A number of years ago, Ruth Malone Page and her daughter from Albuquerque, New Mexico, visited Lake Mills in search of their roots.  According to Ruth's records, her great-grandparents, Patrick Malone and Gunhild (Julia) Johnson Cleven, had married in 1860 in Perry, Dane County, Wisconsin.  They may have had a child or two before John Malone was baptized in Winnebago County.  Another son of Patrick and Gunhild was said to have served the Asbury Methodist Church in Lake Mills as a pastor for a few years.
 
Herjus Olson Gangsei, another of the six Winnebago Lutheran Church founders, married Anne Cleven, a sister of Gunhild (Julia), after his first wife died.  He, too, had moved west to Winnebago County and settled on a farm in Mt. Valley Twp. Their second marriage was the very first in the township.  Herjus brought four living children into this second marriage, and he and Anne had thirteen additional children.  Merle Harris, long-time Winnebago Church custodian and farmer, was one of his descendants from this union.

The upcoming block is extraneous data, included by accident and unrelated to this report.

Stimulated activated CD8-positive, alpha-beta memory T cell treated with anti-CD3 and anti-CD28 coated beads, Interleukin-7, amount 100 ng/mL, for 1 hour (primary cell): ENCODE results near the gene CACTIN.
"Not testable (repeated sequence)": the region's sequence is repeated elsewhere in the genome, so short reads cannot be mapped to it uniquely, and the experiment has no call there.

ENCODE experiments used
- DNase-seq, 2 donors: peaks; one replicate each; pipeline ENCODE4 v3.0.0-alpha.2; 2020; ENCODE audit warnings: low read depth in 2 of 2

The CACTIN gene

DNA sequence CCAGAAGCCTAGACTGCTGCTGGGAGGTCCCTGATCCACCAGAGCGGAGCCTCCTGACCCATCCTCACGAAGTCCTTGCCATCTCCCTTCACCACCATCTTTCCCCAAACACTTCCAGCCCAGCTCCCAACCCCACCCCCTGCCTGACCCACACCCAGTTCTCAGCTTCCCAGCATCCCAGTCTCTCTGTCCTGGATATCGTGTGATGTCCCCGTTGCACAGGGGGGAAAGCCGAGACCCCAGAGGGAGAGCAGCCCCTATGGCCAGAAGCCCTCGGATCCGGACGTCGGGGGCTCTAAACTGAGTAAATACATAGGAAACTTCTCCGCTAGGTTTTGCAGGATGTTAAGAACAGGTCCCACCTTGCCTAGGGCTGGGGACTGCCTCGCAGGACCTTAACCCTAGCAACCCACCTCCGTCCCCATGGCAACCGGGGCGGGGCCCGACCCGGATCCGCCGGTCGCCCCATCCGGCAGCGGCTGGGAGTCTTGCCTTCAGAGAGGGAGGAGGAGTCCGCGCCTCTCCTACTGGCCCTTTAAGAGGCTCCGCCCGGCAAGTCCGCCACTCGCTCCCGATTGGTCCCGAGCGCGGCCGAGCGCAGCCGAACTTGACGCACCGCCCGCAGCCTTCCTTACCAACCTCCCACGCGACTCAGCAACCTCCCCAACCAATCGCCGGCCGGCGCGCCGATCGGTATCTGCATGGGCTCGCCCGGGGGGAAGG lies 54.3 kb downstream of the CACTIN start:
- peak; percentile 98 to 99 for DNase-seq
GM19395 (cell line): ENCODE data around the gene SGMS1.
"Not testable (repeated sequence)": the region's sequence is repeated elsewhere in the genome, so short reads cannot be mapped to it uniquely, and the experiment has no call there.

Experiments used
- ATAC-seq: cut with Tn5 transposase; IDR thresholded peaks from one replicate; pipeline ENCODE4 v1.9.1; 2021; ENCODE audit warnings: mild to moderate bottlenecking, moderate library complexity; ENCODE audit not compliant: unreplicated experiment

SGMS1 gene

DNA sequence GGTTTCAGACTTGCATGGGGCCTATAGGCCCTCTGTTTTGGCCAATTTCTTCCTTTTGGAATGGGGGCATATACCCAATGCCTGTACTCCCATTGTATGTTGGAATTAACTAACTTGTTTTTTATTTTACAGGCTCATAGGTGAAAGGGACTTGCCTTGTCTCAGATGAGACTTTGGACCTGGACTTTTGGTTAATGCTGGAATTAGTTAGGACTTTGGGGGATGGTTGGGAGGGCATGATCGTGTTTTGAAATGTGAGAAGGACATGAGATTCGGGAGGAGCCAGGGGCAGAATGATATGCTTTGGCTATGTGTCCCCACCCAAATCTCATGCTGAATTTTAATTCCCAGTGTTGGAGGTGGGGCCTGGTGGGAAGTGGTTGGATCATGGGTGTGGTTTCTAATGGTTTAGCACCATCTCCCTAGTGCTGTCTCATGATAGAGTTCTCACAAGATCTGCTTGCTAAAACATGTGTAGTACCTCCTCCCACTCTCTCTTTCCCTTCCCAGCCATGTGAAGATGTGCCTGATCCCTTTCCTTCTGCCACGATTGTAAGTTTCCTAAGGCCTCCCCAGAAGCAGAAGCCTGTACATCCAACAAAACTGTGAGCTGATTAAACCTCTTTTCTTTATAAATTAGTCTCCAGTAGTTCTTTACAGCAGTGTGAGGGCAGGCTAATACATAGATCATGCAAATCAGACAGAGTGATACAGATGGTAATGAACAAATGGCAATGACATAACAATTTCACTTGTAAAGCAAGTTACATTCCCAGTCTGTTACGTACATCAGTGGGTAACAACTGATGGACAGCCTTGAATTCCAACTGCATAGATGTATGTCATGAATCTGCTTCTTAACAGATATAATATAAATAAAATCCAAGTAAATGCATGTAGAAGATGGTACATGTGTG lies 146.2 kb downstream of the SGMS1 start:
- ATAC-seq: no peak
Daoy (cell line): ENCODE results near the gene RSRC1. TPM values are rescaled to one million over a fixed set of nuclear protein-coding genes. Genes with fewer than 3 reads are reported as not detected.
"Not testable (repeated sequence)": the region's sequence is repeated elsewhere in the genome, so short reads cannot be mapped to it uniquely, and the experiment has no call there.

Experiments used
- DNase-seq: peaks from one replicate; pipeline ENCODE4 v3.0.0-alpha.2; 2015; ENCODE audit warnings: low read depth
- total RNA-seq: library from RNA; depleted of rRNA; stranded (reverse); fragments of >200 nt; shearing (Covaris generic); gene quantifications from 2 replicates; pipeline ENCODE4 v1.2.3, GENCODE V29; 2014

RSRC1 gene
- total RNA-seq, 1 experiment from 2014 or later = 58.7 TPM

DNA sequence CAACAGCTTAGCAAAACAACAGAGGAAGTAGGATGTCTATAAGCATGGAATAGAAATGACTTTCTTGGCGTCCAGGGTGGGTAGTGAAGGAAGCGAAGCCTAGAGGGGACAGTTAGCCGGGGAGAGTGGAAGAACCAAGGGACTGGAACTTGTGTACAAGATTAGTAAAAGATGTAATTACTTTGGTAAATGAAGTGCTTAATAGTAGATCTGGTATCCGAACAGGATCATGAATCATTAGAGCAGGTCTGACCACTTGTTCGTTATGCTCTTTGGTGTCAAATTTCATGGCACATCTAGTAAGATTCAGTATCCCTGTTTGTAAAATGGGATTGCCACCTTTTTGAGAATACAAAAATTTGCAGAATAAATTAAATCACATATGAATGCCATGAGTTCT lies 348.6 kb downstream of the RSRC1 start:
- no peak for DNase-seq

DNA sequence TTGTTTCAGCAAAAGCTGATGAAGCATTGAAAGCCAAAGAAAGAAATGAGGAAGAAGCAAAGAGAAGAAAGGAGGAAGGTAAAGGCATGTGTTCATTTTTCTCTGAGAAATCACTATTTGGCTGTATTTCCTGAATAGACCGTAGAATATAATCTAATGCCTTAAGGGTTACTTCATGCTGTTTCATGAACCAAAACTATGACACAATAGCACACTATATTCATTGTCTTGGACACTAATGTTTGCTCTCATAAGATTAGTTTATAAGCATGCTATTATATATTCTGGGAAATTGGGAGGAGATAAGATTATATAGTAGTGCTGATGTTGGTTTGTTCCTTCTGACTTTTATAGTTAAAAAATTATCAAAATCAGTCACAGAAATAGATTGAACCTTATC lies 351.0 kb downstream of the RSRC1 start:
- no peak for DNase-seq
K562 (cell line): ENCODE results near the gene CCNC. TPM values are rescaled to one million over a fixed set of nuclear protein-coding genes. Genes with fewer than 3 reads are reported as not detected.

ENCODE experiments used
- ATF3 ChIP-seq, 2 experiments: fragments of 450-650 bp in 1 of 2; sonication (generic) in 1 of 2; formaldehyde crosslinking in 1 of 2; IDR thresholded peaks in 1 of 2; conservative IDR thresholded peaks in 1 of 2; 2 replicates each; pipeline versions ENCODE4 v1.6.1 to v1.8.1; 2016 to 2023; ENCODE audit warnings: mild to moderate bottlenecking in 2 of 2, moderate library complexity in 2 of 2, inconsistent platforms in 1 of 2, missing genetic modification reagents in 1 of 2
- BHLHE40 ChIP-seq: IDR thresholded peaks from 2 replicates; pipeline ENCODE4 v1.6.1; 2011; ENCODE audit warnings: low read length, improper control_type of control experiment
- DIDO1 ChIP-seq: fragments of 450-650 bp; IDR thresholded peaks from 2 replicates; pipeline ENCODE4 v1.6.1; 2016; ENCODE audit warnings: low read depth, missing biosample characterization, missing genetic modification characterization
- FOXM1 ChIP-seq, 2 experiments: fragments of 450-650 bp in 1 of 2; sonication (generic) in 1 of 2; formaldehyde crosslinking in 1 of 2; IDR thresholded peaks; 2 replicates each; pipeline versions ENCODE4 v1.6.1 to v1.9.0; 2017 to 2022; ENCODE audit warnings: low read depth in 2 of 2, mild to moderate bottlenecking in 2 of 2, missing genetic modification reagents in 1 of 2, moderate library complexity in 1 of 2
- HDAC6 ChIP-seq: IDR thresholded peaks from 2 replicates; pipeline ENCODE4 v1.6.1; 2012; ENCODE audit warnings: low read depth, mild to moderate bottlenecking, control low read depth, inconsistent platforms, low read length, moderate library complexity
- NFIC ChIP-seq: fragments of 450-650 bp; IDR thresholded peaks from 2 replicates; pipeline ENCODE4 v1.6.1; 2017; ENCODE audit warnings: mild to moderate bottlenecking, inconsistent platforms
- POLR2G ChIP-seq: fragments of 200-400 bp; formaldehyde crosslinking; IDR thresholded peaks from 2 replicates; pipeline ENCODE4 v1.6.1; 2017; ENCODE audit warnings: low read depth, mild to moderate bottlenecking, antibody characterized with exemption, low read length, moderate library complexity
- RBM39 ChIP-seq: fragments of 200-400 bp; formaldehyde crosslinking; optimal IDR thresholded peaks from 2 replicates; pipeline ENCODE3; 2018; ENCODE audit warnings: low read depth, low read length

Ruth Malone Page was, also, interested in the history of her maternal great-grandparents, the Browns.  Ruth was born in Algona, Iowa, to Stephen Malone and Bessie Scribner.  Her great-grandparents were George Malone and Evelyn Brown.  Her great-great grandfather, Perry Brown, was born in Cherry Creek, New York, in 1844, and his wife, Hannah Augusta Merrill, was born in Acton, Maine, in 1846.  This couple most likely met at the defunct village of Bristol, Iowa, where they married on August 24, 1870.  Once a thriving small village with a number of stores and homes, this community ceased to exist when, in 1900, the Chicago & Northwestern Rail Road came through Lake Mills instead.  Many of the shops (including buildings) and families moved either to the new town of Joice or to Lake Mills.  Perry Brown's two daughters, Evelyn and Clara, had been born at Bristol.  After moving to Lake Mills in 1879, Perry opened a grocery business on what is now a street between the Grand Cafe and Young's Heating & Plumbling business.  He built a fine home on South Lake Street, across from the present library, which is still occupied.  In 1897, the Brown family left Lake Mills to move to Colorado so Perry could look after his silver mining interests.  I showed Ruth and her daughter the places where her ancestors had lived and worked while they were living in Lake Mills.